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Is it OK for p-doc to call your dad?!


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;) My p-doc called my dad who I wasn't in communication with.  She called him to get confirmation of details that I told her in therapy! I swear! She wanted to know what he did for a living, where I went to college, other, and more intimate details of my family life!  (Or at least this is as much as she admitted to getting.)  Isn't this outrageous?  Isn't this uncool?  She did it with absolutely no knowledge or approval on my part.  Anybody heard of this?  It's unethical, isn't it?
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definately unethical I'd say. Your permission is needed her to contact your family, workplace etc...

If my pdoc did this, I'd be majorly pissed off...and I'd probably stop seeing him (at the very least).

I'm in Australia, so I'm not sure about the US's laws etc.. regarding patient confidentiality.

With whatever steps you take next, good luck.  ;)

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You may have signed a whole lot of paper work before you started treatment. did you read everything? there are a whole bunch of different types of waivers and documents that a doctor could have you sign. whether or not you choose to sign these papers, is your decision.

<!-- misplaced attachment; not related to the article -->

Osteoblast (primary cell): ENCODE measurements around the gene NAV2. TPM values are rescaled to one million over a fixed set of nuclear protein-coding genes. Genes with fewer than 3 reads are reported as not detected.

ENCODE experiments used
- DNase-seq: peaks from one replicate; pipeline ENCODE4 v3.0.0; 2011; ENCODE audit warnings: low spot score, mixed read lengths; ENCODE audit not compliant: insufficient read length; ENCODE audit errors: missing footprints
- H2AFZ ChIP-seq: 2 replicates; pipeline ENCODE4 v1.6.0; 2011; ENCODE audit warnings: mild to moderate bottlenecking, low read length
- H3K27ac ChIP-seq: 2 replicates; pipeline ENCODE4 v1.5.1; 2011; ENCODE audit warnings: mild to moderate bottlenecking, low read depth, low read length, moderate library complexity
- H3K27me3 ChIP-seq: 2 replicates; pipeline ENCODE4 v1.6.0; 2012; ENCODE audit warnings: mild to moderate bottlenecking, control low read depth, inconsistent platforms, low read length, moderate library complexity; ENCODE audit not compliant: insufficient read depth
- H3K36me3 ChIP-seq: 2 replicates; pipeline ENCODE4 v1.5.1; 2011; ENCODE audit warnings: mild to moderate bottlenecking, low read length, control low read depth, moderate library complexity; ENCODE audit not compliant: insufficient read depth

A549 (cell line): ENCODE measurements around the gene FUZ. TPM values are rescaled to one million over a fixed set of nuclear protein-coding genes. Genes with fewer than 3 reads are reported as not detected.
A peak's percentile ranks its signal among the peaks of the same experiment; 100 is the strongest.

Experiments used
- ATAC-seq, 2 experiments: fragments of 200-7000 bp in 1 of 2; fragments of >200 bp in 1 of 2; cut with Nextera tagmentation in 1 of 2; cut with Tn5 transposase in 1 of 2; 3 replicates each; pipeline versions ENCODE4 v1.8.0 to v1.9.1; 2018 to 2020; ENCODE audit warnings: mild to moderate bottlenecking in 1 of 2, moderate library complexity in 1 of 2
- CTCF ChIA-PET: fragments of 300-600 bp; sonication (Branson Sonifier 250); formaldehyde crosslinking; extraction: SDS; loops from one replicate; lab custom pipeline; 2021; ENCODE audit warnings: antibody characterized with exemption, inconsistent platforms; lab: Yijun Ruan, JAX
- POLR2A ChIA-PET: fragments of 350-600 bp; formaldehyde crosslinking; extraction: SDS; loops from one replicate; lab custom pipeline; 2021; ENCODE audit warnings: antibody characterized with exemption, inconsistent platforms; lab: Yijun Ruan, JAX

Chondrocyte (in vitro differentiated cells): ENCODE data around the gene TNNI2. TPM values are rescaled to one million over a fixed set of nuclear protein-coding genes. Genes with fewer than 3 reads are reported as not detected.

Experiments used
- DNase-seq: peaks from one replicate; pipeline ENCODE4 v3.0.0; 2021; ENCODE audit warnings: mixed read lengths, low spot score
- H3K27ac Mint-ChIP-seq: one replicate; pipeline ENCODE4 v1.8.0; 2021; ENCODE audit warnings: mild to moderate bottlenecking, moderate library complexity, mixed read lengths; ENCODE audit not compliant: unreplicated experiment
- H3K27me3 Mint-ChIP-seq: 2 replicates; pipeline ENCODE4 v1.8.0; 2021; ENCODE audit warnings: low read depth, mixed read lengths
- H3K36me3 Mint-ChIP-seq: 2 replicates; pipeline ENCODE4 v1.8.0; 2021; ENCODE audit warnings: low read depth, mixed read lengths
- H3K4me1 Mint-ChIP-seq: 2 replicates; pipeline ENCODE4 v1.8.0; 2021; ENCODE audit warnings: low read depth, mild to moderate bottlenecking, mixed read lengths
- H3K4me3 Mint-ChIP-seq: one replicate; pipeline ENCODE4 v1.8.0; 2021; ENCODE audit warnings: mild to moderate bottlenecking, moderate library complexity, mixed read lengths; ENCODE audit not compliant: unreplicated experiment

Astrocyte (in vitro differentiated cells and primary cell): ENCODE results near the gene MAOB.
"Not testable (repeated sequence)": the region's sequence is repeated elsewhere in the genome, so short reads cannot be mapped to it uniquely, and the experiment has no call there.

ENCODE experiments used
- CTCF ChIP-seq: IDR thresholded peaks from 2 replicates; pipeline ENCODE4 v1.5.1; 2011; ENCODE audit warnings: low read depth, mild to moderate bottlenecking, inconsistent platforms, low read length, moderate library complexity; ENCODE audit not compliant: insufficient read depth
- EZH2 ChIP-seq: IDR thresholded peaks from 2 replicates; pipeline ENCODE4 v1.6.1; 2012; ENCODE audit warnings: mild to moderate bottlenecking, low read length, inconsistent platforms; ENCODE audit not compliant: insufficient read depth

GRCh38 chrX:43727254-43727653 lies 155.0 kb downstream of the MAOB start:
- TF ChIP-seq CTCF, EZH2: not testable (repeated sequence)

so do you think in any of the paperwork there were any waivers of any kind allowing your pdoc to do "research" on you or your past, or contacting anyone? ie your father?

Theres a little US govt thing called "HIPPA" which protects a lot of your health info. however, if you signed a waiver. then your doctors can do whatever you signed away....

BTW - i know this cuz my BF is a HIPPA consultant.

good luck!!

december

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Unethical to break doctor-patient confidentiality, yes a big no-no. As mentioned some different rules may apply if you are a minor. But as an adult for her to call your Dad for any information is beyond proper practice. If you wrote your Dad's name as an emrgency contact then he should only be contacted if the pdoc thinks you may be a threat to yourself or others. This does not allow her just to call your Dad and ask questions or verify facts.